How does food volume affect satiety?

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Jorge Cruise
Fitness
Food volume can impact how hungry you are, and how satiated or satisfied you feel. In this video, fitness expert Jorge Cruise explains how you can keep your food volumes high and still lose weight, by making smart and healthy dietary choices. 
Michael T. Murray, ND
Naturopathic Medicine
The volume of food consumed may affect satiety in several ways. First, a larger volume of food can affect the perception of how much food is being consumed. Next, more time is required to consume foods that are larger in volume than those that are smaller in volume. This effect could be substantial in that it allows the necessary time for important feedback mechanisms associated with satiety to reach the appetite control centers in the brain.
Perhaps the biggest impact of increased food volume as it leads to reduced caloric intake relates to its effect on producing distension of the stomach. In fact, the air in Dr. Rolls&aposs milkshakes (see "The Satiety Effect of Air," page 67) produced greater distension of the stomach and therefore influenced subjective responses related to hunger and appetite. In both animal and human studies, the degree of gastric distension is known to affect food intake, particularly by effecting the feeling that you have had enough.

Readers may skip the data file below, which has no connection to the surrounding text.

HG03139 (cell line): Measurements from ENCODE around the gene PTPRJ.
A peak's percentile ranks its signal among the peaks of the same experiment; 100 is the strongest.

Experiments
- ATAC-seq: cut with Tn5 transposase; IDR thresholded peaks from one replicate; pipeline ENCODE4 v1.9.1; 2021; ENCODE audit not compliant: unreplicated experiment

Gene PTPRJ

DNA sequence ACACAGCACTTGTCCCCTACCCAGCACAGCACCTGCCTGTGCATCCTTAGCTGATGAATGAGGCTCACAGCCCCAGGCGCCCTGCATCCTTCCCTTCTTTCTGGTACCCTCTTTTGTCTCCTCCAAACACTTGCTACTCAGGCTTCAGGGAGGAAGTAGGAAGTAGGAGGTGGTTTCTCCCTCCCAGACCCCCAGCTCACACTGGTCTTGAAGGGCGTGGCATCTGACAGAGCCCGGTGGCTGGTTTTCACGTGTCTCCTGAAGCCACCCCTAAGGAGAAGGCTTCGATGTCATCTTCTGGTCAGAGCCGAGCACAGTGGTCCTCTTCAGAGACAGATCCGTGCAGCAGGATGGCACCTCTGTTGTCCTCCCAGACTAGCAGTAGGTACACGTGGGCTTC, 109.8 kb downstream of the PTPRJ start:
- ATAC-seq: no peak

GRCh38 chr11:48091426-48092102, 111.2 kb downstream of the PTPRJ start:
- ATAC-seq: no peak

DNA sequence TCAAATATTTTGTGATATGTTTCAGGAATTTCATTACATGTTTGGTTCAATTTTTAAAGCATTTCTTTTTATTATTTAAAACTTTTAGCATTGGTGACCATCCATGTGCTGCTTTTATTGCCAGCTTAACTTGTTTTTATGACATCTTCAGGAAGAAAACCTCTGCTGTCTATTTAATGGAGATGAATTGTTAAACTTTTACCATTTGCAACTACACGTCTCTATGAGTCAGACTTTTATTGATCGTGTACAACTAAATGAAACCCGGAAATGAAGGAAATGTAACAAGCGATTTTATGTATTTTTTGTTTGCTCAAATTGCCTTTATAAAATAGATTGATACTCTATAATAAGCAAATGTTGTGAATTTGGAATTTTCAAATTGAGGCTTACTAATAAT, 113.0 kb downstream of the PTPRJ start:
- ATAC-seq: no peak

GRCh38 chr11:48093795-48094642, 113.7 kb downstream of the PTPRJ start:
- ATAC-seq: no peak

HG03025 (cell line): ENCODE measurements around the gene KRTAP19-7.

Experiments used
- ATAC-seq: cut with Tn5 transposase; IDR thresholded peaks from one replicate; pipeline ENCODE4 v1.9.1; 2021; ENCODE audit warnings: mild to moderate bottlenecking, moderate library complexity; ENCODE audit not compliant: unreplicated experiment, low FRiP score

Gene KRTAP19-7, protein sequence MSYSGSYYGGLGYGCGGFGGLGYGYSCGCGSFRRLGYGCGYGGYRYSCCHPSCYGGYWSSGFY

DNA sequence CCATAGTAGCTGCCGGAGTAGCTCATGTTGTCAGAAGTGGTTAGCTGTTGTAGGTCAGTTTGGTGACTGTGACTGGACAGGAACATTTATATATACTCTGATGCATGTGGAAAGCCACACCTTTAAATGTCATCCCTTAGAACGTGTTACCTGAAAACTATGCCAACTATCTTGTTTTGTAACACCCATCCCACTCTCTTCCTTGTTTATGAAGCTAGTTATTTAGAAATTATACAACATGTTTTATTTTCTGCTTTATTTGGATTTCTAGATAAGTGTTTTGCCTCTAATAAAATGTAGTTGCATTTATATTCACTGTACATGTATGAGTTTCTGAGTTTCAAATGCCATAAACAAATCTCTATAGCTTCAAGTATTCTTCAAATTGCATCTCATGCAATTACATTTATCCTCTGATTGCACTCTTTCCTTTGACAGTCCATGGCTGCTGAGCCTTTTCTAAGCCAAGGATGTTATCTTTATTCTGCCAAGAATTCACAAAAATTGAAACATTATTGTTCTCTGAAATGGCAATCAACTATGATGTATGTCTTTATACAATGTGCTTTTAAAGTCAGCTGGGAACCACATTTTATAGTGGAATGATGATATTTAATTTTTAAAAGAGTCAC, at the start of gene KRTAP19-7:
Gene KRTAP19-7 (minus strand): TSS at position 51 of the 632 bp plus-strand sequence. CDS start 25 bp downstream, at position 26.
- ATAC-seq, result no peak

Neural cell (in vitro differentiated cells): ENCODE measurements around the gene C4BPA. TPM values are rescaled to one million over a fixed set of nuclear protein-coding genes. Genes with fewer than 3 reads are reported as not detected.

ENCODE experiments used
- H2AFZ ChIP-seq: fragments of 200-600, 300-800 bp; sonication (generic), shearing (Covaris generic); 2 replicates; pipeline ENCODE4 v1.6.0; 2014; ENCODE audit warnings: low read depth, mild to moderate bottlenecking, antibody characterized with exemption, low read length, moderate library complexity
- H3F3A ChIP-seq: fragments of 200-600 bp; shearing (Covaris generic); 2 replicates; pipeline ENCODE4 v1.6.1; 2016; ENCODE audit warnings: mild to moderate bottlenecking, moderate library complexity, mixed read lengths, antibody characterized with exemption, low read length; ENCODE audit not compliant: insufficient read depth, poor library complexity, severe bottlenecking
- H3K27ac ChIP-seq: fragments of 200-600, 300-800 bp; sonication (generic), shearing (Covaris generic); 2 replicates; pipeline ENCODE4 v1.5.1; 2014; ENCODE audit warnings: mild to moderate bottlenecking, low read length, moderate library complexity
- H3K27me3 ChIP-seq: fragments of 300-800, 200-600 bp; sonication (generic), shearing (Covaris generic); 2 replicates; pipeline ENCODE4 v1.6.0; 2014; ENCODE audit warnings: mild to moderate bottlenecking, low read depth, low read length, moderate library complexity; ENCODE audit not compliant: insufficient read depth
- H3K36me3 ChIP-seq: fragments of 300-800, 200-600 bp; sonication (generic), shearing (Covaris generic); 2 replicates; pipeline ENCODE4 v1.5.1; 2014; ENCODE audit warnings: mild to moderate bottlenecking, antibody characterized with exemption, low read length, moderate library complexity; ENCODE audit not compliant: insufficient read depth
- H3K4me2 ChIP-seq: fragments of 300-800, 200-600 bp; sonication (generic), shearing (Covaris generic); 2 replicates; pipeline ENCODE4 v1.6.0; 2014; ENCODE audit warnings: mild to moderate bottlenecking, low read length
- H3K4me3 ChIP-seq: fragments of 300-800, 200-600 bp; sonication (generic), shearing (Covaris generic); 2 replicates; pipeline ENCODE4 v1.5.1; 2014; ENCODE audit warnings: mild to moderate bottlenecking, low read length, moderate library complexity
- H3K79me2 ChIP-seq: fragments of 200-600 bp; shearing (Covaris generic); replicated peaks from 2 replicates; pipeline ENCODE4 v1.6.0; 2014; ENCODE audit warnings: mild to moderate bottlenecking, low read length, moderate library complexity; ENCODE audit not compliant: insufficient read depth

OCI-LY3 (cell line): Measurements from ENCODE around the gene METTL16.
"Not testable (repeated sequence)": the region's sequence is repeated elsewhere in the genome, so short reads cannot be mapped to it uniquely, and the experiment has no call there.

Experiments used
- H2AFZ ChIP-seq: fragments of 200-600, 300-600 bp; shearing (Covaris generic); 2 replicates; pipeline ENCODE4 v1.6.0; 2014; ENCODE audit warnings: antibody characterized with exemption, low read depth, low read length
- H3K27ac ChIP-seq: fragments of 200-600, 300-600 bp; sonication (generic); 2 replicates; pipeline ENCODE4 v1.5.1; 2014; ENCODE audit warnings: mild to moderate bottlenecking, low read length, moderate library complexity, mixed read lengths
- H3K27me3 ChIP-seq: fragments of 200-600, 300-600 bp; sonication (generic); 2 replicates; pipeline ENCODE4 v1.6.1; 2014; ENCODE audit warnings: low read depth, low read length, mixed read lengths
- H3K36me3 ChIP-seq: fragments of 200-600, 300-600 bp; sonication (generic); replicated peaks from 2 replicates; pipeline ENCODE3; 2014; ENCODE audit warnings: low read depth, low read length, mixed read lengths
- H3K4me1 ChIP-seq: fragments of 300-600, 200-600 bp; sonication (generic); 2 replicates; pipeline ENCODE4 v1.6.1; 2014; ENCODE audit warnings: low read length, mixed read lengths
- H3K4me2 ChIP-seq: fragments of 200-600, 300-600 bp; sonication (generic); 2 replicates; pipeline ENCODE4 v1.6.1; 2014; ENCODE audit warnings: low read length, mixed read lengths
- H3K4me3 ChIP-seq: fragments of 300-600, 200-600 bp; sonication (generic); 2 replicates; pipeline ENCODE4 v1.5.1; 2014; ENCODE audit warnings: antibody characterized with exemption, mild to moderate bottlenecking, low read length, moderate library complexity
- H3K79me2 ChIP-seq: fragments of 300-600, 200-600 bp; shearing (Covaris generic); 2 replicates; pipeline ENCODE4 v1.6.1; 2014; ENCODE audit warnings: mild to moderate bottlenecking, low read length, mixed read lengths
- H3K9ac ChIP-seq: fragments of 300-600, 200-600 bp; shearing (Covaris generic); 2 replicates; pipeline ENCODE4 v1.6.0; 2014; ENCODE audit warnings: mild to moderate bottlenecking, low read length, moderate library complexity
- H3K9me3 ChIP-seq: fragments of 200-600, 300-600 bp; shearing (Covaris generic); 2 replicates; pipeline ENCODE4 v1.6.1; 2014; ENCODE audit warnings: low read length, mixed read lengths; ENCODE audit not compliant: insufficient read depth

In addition to creating a sense of fullness, the volume of a food influences satiety by slowing down gastric (stomach) emptying. In essence, the longer the food stays in the stomach, the stronger and longer lasting is the satiety feedback to the appetite control centers of the brain.
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Important: This content reflects information from various individuals and organizations and may offer alternative or opposing points of view. It should not be used for medical advice, diagnosis or treatment. As always, you should consult with your healthcare provider about your specific health needs.